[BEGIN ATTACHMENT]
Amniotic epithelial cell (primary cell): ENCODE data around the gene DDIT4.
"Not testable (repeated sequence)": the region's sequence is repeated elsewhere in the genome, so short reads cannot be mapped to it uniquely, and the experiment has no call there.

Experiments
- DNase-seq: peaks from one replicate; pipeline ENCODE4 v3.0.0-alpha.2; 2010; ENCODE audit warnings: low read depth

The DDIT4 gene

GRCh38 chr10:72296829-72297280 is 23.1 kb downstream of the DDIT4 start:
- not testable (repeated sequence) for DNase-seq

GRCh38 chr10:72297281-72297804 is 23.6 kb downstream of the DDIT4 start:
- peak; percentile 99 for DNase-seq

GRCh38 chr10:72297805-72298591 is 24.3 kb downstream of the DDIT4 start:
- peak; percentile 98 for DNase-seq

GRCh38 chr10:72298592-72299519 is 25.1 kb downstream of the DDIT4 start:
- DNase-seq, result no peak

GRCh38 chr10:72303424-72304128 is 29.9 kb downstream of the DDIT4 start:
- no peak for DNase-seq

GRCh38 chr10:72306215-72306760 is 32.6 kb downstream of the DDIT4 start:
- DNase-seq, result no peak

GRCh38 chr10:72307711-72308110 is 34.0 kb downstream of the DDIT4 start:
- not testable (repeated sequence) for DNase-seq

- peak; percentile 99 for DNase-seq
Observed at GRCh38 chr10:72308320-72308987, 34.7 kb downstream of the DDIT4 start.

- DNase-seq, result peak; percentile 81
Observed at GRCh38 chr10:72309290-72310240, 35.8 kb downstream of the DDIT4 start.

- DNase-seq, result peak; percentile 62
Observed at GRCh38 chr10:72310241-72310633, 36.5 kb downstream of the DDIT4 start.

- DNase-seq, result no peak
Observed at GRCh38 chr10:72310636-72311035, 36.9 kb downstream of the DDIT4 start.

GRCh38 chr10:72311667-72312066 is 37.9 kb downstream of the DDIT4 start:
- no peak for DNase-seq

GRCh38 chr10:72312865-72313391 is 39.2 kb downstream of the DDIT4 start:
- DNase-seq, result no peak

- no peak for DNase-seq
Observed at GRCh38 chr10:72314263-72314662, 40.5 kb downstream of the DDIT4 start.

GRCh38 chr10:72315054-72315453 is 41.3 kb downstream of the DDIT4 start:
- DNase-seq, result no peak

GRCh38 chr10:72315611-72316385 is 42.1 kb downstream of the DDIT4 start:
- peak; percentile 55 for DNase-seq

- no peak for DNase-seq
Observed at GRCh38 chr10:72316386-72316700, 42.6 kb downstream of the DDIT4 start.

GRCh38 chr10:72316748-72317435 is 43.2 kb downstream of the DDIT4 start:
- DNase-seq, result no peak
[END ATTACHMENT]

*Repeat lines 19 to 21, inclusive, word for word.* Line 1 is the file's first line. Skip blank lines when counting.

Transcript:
- not testable (repeated sequence) for DNase-seq

- peak; percentile 99 for DNase-seq
Observed at GRCh38 chr10:72308320-72308987, 34.7 kb downstream of the DDIT4 start.